Many retirement plan advisors are looking at ways to reduce the overall cost of their 401(k) plans. According to a study by Deloitte and the Investment Company Institute2, over 74% of a plan’s cost is attributable to investment expenses. Thus, one of the best ways of reducing cost is to seek lower cost investment options. Whereas retirement plan advisors have historically only had the option of using index mutual funds as a passive component in their plans, many retirement plan providers have recently made exchange-traded funds (ETFs) available in a 401(k) plan’s investment lineup. Like index mutual funds, passively managed ETFs effectively track their benchmark and have low expense ratios.
One of the primary differences between ETFs in 401(k) Plans and index mutual funds is that ETFs in taxable accounts can be traded intraday like stocks. However, most retirement plan platforms only price ETFs once a day. In this regard, they trade exactly like mutual funds. The primary benefit, then, of choosing ETFs over index funds in a 401(k) plan would seem to be its lower expense ratio. But while one might assume that, all things being equal, the option with the lower expense ratio would be the better investment choice, all things in this situation are not equal. We can’t forget that an ETF in a retirement plan is likely to charge a commission for both the purchase and the sale of the ETF whereas a majority of index mutual funds are “no load” and do not charge a purchase commission. That is not to say the ETF may not be the better choice–it very well could be depending on the advisor’s investment management strategy for the model. However, both products are good choices for creating a low cost 401(k) plan.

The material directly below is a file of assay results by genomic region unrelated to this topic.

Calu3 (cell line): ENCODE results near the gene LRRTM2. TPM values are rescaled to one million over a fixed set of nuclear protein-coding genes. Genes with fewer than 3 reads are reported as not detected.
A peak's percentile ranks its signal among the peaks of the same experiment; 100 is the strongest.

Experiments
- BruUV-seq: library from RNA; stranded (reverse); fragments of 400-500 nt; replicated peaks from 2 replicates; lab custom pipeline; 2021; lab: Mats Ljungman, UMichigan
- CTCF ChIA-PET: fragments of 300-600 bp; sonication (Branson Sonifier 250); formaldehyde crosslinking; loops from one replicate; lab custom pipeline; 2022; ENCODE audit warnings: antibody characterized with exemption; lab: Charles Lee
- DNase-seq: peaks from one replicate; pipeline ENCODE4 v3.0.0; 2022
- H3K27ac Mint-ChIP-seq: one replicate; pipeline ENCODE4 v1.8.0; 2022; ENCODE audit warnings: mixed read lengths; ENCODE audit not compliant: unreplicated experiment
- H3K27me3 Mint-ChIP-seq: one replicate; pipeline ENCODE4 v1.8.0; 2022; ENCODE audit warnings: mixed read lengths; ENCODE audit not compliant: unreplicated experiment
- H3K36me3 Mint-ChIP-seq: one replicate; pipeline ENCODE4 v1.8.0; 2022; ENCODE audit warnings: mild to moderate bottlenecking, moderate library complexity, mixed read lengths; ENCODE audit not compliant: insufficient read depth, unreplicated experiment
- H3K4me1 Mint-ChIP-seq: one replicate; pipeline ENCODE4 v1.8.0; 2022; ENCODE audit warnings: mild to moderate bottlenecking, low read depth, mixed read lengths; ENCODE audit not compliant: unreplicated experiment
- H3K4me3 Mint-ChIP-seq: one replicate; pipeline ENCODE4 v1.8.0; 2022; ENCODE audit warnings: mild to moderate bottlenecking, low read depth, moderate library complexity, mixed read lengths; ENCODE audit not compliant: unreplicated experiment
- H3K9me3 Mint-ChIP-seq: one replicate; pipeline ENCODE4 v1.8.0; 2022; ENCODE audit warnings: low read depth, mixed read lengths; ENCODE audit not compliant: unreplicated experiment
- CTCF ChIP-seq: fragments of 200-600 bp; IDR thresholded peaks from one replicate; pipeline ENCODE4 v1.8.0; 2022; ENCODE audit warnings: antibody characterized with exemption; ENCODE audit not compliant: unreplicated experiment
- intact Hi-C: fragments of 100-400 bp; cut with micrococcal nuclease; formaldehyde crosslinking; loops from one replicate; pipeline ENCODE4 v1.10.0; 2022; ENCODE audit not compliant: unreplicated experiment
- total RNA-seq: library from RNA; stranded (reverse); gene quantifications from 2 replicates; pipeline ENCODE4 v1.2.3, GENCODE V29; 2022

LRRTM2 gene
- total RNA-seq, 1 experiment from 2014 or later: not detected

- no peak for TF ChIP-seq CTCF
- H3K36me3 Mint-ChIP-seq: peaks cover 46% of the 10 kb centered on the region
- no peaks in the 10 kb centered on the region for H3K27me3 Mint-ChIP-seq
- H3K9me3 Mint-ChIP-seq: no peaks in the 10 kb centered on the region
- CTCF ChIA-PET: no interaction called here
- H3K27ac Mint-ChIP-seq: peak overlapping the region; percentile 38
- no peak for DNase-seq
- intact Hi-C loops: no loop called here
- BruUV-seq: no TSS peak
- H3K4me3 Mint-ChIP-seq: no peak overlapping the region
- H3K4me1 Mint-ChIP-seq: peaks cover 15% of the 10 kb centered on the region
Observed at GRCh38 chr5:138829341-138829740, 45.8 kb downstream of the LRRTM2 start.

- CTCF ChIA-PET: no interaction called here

If you are evaluating whether an ETF or an index mutual fund is better suited for your 401(k) plan, you should consider the following:
- 1. ETF commissions charged by the plan provider: A $1000 investment into an index mutual fund will result in a $1000 balance. However, if your plan provider charges a commission to purchase an ETF, a $1000 purchase will result in less than a $1000 balance since the commission amount will reduce the amount of the proceeds. There will also be a subsequent commission charge to sell the ETF.
- 2. ETF share price: If your open architecture 401(k) plan recordkeeper charges a commission to buy and sell an ETF, the ETF with the higher share price will result in a lower commission charge. For example, assume there are two S&P 500 ETFs that you are considering with identical expense ratios, you are seeking to purchase $1000 worth of ETFs for your plan, and your retirement plan provider charges a $0.05 per share commission. If one of the ETFs is trading at $100 and the other is trading at $50, your commission amount will be double for the $50 per share ETF since you will be purchasing twice as many shares. Whereas the share price of a mutual fund is rarely a factor used in evaluating an option, the same cannot be said for an ETF.
- 3. Expense ratios of both products: Assuming the ETF has a lower expense ratio, but also charges a commission, it is likely that you will have to hold the ETF a longer time period for its superior performance (due to the lower expense ratio) to compensate for the purchase and sale commissions. The time period will be a direct result of how much lower the expense ratio of the ETF is than that of the index mutual fund.
- 4. Availability of the product to track the desired index: Whereas both index mutual funds and ETFs have products that track common market indexes like the S&P 500, Russell 2000, and the Dow Jones Industrial Index, ETFs typically have more specialized funds available. Some examples include funds that invest solely in the China Small Cap, Consumer Stables, Biotechnology, and Malaysia indices.
One of the primary benefits of using an open architecture 401(k) plan provider is the ability to include either ETFs or index mutual funds in the plan’s investment; You will not be limited to proprietary products or to those that only pay revenue sharing, allowing you to truly create a low cost 401(k) plan.